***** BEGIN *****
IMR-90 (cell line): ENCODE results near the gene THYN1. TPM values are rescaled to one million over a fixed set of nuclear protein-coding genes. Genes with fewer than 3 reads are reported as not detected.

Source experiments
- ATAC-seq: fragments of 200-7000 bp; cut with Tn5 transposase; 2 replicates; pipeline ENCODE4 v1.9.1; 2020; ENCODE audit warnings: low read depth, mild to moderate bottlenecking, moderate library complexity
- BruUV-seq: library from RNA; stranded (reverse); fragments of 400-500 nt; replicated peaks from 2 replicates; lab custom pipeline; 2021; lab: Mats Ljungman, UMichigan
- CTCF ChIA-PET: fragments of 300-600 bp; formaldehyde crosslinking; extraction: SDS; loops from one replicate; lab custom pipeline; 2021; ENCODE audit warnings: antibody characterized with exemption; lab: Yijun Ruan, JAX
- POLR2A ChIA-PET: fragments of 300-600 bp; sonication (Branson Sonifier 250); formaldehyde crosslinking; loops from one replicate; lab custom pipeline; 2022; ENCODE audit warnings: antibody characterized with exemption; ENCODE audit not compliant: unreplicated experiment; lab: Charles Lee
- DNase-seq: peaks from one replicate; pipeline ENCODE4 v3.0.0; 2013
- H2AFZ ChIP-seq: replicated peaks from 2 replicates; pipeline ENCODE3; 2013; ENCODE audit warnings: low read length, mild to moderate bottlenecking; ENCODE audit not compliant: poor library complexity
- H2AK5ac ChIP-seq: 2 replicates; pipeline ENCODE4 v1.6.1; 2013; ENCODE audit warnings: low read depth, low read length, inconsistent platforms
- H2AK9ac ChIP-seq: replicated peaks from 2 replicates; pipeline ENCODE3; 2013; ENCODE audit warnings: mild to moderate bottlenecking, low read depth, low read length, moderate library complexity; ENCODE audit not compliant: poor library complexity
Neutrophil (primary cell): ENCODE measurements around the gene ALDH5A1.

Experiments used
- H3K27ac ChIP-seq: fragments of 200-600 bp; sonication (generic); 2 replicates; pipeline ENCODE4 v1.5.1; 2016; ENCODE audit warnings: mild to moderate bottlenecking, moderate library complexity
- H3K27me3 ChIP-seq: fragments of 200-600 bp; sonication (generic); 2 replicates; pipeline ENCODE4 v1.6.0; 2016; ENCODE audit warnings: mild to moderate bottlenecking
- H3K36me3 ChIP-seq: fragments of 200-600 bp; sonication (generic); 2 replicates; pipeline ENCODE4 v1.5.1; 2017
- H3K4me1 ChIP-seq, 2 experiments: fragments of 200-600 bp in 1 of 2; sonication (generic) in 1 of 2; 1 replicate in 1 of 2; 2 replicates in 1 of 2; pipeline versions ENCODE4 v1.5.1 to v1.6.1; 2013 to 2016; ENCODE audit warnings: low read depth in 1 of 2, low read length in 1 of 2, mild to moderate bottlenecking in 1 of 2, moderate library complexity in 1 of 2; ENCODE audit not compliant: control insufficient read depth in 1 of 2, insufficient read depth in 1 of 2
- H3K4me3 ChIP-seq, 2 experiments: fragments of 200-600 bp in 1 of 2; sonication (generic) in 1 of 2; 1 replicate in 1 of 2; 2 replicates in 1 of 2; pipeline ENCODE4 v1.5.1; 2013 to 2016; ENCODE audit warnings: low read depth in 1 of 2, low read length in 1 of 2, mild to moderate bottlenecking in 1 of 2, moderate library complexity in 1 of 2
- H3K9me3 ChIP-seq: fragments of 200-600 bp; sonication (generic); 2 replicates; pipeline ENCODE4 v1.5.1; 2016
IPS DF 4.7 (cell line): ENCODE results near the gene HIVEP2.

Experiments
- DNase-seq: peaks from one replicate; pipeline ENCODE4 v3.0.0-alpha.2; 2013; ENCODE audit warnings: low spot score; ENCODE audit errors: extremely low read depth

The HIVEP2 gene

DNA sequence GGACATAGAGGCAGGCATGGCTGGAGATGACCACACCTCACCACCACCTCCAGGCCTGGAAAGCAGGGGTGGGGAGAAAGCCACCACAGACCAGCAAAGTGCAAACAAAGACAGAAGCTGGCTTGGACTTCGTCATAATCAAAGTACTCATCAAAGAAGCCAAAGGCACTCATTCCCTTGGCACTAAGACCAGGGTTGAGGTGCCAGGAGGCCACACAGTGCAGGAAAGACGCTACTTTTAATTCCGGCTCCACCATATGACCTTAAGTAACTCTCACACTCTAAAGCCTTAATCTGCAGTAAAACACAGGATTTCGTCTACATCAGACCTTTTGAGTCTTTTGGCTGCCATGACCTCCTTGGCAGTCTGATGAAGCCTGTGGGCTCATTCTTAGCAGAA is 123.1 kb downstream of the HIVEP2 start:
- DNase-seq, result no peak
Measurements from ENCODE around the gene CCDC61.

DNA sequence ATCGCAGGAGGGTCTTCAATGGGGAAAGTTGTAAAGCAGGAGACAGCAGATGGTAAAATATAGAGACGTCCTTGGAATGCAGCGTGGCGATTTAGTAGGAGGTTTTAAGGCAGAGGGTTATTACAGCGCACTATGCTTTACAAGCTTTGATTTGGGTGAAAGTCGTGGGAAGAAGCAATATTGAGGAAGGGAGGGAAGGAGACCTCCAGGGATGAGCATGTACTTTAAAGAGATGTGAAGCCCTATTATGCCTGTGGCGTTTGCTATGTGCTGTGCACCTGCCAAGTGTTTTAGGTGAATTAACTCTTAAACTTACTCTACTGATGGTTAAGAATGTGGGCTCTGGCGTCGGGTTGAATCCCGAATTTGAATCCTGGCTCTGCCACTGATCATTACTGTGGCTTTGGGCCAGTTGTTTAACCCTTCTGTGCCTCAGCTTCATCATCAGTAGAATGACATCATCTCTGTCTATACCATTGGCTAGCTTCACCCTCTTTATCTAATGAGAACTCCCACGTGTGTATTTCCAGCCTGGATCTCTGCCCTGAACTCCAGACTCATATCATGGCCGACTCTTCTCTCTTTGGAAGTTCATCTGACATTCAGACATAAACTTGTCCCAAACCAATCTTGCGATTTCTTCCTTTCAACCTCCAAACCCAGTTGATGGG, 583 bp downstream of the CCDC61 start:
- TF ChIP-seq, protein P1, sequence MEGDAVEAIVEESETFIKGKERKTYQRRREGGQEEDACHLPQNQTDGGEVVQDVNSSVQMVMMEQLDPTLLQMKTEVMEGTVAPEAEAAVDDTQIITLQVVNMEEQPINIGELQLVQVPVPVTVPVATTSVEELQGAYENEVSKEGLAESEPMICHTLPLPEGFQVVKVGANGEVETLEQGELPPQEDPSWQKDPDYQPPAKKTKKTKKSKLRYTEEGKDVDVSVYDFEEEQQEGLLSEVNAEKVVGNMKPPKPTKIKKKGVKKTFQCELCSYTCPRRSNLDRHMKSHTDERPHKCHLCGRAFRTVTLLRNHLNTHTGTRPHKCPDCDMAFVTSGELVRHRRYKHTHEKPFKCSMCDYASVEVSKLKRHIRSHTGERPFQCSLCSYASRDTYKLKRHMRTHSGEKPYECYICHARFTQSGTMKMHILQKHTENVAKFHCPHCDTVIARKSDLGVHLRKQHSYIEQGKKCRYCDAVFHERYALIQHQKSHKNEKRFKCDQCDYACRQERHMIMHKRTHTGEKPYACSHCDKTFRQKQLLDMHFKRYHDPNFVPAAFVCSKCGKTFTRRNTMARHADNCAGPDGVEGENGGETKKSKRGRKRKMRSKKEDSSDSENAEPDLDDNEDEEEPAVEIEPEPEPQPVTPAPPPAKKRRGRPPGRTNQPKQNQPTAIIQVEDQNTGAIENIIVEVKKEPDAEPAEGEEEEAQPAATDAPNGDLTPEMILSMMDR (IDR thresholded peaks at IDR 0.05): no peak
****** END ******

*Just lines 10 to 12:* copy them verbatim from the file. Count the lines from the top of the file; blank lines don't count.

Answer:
- H2AK9ac ChIP-seq: replicated peaks from 2 replicates; pipeline ENCODE3; 2013; ENCODE audit warnings: mild to moderate bottlenecking, low read depth, low read length, moderate library complexity; ENCODE audit not compliant: poor library complexity
Neutrophil (primary cell): ENCODE measurements around the gene ALDH5A1.

Experiments used